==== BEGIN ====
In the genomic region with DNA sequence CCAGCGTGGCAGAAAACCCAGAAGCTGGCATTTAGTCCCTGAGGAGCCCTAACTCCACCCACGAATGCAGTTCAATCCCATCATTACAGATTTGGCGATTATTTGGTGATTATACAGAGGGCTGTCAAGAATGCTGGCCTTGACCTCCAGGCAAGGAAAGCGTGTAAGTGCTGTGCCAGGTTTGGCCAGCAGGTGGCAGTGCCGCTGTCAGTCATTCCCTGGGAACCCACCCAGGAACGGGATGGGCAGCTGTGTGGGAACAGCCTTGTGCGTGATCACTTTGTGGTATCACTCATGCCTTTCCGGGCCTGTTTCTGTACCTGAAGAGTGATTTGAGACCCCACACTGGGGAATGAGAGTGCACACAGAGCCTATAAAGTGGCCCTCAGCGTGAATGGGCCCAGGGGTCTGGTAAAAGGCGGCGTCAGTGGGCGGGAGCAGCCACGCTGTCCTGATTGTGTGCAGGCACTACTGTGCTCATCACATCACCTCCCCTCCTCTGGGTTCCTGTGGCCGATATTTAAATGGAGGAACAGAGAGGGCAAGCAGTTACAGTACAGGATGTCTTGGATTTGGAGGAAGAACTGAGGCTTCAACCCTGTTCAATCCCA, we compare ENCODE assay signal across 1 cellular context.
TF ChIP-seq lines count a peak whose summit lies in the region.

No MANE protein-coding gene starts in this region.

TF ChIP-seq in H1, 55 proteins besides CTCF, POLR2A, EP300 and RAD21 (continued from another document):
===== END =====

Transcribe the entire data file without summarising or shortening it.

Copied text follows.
In the genomic region with DNA sequence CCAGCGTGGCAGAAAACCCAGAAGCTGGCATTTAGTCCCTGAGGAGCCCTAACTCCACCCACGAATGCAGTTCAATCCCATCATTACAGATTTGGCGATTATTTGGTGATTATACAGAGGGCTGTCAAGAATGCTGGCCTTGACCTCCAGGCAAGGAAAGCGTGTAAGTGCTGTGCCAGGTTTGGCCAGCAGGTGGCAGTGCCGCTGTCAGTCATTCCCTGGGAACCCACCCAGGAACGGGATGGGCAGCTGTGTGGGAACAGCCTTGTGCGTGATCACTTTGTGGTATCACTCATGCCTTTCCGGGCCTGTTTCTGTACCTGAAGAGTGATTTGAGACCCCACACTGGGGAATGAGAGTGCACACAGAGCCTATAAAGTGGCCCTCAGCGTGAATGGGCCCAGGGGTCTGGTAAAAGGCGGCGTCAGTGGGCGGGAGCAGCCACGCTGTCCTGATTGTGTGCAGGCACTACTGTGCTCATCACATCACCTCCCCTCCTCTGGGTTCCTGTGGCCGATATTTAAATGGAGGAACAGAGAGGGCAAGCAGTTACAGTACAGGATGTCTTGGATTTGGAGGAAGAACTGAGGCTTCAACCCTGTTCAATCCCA, we compare ENCODE assay signal across 1 cellular context.
TF ChIP-seq lines count a peak whose summit lies in the region.

No MANE protein-coding gene starts in this region.

TF ChIP-seq in H1, 55 proteins besides CTCF, POLR2A, EP300 and RAD21 (continued from another document):